Reading the ‘woman at the well’
Well of Living Water: Jesus and the Samaritan Woman is the title of Messenger Publications’ latest book, written by Magdalen Lawler, a Notre Dame sister living in London. In this, her latest book, Magdalen uses an inspirational icon of the Samaritan ‘women at the well’ to help the reader reflect on the significance and meaning of the gospel encounter in their own lives. She does this by combining Ignatian spirituality, art history and biblical cross-references that lead the reader to a prayerful sacred space as they move through the book.
Sr Magdalen has conducted retreats for many years, often with Scottish Jesuit Tom McGuinness, who now works with tertians in the Manresa Centre for Spirituality in Dublin. Tom is a singer-songwriter who has written a song, Touching the Water, based on the story of the woman at the well that has also been launched along with the book. (Listen to the full song here.)
Pat Coyle of Irish Jesuit Communications met up with Magdalen and Tom in the tertianship in Manresa recently. She spoke to both of them about their work for the book Well of Living Water and you can listen above to the interview which also features some clips of Tom’s composition.
Magdalen says she will never forget her first encounter with the icon of the woman at the well in Britain, over 30 years ago. She tells of the enduring impact the icon has had on her and the numerous groups of religious, lay and women whom she has introduced to it.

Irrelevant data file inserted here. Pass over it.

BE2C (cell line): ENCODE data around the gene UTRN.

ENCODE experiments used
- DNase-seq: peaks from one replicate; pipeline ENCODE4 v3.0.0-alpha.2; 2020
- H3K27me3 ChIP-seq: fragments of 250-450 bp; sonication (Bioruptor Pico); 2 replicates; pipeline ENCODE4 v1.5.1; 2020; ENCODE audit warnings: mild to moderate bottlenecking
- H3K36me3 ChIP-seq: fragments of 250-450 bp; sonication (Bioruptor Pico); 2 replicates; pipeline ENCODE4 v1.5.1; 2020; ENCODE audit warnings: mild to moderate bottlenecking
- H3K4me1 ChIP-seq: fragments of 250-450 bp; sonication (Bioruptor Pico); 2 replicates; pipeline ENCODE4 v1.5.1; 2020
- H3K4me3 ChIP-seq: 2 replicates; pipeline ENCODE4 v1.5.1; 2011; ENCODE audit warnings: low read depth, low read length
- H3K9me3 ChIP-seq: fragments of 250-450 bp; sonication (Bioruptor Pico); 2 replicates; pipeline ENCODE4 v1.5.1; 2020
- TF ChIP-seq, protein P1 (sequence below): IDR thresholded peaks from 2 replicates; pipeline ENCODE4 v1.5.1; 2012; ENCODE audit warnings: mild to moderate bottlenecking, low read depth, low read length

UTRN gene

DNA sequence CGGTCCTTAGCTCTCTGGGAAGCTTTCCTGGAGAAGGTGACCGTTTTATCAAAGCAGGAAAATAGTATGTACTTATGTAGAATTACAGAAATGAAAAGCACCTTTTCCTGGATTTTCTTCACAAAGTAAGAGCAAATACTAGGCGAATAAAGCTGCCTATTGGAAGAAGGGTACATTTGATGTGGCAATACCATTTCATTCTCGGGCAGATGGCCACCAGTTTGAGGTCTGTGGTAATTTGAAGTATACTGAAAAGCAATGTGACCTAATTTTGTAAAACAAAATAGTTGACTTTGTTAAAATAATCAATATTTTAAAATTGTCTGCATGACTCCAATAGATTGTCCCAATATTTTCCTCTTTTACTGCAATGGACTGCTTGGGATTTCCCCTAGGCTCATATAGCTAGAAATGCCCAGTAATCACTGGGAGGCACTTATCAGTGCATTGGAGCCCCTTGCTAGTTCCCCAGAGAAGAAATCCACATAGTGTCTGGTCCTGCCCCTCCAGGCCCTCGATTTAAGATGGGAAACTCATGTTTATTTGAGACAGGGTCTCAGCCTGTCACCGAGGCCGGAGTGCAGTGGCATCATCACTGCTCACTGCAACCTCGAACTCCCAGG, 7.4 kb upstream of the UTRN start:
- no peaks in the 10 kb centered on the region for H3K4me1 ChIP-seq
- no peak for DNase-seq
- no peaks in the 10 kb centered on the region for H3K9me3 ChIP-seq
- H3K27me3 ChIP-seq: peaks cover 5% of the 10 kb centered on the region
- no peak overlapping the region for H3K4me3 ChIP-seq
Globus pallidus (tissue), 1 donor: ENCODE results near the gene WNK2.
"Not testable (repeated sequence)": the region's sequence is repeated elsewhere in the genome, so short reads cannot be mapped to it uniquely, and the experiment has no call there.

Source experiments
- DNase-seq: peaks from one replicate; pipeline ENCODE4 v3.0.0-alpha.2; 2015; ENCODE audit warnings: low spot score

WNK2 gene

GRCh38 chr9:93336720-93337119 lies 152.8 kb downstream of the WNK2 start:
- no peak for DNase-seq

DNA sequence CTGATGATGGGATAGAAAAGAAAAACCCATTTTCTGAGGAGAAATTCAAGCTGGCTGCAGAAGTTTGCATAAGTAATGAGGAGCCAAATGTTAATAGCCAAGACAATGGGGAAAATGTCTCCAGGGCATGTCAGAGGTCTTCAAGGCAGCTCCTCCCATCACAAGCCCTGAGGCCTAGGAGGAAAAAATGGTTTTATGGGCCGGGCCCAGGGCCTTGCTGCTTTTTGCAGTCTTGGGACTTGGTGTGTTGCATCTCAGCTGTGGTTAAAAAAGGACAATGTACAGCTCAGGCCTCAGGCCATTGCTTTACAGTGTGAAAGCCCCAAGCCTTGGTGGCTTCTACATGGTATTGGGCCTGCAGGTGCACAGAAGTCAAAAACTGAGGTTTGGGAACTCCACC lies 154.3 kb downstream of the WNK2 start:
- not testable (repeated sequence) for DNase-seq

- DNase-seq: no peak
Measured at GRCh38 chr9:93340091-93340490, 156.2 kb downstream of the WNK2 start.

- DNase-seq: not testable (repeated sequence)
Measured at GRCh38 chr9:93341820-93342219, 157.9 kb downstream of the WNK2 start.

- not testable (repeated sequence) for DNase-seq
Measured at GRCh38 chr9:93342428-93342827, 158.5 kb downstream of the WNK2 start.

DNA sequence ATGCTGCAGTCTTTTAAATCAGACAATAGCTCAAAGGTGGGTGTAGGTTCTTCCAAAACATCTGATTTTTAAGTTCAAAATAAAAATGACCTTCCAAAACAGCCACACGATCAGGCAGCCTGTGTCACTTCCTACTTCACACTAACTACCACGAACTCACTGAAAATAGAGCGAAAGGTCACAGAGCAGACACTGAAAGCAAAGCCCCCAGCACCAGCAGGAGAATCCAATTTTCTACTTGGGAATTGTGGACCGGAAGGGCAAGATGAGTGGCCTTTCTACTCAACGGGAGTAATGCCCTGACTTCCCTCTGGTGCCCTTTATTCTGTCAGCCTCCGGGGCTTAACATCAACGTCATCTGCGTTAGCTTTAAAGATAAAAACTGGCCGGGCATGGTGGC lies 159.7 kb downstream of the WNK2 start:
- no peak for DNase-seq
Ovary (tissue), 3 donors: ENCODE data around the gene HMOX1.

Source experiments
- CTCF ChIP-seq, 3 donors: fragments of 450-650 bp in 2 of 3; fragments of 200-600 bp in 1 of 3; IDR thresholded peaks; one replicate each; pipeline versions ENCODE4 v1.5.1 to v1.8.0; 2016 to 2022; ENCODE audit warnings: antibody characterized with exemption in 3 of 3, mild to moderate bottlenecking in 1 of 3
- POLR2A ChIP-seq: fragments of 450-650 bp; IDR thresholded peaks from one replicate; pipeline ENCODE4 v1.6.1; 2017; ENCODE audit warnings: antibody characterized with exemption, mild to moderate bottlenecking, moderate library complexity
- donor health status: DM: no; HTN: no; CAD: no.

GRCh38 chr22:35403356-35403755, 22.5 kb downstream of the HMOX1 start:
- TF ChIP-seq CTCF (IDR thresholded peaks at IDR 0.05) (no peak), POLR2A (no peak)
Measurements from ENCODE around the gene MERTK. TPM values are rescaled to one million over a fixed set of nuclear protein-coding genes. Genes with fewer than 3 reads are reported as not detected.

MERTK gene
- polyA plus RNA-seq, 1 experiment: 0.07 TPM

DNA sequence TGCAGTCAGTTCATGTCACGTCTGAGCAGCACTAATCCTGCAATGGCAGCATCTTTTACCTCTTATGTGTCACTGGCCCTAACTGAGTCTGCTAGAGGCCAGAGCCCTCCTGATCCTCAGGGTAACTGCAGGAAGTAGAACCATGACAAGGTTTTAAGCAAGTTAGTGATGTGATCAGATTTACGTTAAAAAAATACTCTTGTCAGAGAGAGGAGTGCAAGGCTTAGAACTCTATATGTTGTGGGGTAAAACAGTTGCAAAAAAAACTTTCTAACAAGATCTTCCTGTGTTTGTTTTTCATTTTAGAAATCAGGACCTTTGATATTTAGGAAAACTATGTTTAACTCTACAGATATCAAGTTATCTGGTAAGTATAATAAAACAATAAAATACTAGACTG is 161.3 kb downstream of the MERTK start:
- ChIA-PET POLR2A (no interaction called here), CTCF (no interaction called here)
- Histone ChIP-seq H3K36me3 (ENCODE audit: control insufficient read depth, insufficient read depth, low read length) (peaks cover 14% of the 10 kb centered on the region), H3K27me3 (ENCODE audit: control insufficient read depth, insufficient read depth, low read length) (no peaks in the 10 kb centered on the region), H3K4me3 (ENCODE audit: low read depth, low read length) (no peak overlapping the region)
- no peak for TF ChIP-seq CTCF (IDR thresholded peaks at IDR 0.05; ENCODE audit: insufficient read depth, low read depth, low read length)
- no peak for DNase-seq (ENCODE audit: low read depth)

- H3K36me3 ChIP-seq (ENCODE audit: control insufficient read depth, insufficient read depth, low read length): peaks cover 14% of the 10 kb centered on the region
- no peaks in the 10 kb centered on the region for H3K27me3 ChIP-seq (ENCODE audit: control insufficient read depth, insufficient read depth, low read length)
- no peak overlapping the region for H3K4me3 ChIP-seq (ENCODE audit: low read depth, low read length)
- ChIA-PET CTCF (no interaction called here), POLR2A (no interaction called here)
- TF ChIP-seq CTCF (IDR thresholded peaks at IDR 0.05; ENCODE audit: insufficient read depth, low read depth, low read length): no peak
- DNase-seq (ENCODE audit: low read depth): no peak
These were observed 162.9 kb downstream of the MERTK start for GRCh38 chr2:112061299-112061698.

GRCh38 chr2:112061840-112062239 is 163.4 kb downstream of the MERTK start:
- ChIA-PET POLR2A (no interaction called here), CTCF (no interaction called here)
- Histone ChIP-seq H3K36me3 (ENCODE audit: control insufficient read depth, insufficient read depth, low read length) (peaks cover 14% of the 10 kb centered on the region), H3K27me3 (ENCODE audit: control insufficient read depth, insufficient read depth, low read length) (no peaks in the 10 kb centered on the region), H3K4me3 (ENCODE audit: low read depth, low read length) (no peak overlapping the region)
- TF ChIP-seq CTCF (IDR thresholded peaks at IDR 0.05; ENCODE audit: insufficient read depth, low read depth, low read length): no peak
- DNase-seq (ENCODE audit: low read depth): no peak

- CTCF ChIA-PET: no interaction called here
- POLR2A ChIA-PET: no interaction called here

The gospel story of the Samaritan woman is read at Mass during Lent but Magdalen says it’s rarely reflected on deeply enough in the Western Church. That’s not the case with the Eastern Churches who honour the importance of the encounter by actually naming the woman. “She’s called Photini, which means ‘light'”, says Magdalen, adding that derivative names in the west would include Fionn and Fionnuala in Ireland and Fiona is Scotland.
Magdalen introduces the reader to the art of ‘reading’ or praying with an icon. And she unpacks some of its theology by focussing on various aspects of the icon such as the hands of Jesus and the woman, the well itself, or Samaritan woman’s bucket. She also explores the rich symbolism of water, springs, wells, thirsting, seeking, drinking and preaching, all present not just within the icon but within the gospel story itself. Magdalen notes that the dialogue of Jesus with the woman of Samaria is the longest conversation recorded in any of the gospels.
Tom McGuinness SJ says Touching the Water is written largely from the perspective of Jesus and it’s an invitation to the singer/listener to turn and identify with Him in his humanity. Jesuit is weary and thirsty and we are invited to draw on him as our well of nourishment, comfort, and blessing, he says.
The song was inspired by the response of various groups to the icon, and also by the Gospel translation of the story by scripture scholar and British Jesuit Nicholas King. Nicholas’ translation is true to the original text, earthy and immediate, according to Tom who says, “It’s a beautiful translation that gives you the sense that you really are part of the story.”
Well of Living Water: Jesus and the Samaritan Woman, by Magdalen Lawler SND is published by Messenger Publications and costs €10.95.